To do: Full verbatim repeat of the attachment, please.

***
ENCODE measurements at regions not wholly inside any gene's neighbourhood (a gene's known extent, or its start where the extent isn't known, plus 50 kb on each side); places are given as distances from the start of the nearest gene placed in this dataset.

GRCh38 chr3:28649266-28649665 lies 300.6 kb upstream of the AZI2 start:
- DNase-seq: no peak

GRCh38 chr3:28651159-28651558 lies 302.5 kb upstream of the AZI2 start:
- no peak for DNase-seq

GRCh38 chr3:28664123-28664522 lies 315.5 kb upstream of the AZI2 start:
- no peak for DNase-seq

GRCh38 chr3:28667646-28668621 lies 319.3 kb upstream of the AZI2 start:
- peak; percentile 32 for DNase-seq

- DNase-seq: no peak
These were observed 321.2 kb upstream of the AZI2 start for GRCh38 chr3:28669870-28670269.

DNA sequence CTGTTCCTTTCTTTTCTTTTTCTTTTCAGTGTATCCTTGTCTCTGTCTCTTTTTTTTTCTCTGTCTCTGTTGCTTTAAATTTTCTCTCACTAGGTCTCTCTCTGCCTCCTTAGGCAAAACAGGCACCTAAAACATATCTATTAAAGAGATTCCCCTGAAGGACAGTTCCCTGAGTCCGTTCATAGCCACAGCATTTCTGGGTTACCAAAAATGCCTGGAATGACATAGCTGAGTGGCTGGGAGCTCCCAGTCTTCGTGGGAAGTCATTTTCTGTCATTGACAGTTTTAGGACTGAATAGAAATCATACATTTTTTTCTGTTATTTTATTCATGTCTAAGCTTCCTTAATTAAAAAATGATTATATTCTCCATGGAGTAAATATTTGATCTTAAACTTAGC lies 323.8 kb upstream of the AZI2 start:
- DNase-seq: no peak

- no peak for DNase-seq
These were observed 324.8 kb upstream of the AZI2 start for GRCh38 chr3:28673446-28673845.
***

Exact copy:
ENCODE measurements at regions not wholly inside any gene's neighbourhood (a gene's known extent, or its start where the extent isn't known, plus 50 kb on each side); places are given as distances from the start of the nearest gene placed in this dataset.

GRCh38 chr3:28649266-28649665 lies 300.6 kb upstream of the AZI2 start:
- DNase-seq: no peak

GRCh38 chr3:28651159-28651558 lies 302.5 kb upstream of the AZI2 start:
- no peak for DNase-seq

GRCh38 chr3:28664123-28664522 lies 315.5 kb upstream of the AZI2 start:
- no peak for DNase-seq

GRCh38 chr3:28667646-28668621 lies 319.3 kb upstream of the AZI2 start:
- peak; percentile 32 for DNase-seq

- DNase-seq: no peak
These were observed 321.2 kb upstream of the AZI2 start for GRCh38 chr3:28669870-28670269.

DNA sequence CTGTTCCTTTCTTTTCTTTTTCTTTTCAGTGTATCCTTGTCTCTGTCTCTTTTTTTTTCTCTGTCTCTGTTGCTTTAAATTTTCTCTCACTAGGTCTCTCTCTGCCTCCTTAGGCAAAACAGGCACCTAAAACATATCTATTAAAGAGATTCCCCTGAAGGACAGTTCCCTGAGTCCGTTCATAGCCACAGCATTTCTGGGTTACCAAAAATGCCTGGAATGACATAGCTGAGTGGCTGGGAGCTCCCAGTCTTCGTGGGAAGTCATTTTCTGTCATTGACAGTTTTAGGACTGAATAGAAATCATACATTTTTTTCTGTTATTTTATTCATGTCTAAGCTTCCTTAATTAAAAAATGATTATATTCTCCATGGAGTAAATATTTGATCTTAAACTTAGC lies 323.8 kb upstream of the AZI2 start:
- DNase-seq: no peak

- no peak for DNase-seq
These were observed 324.8 kb upstream of the AZI2 start for GRCh38 chr3:28673446-28673845.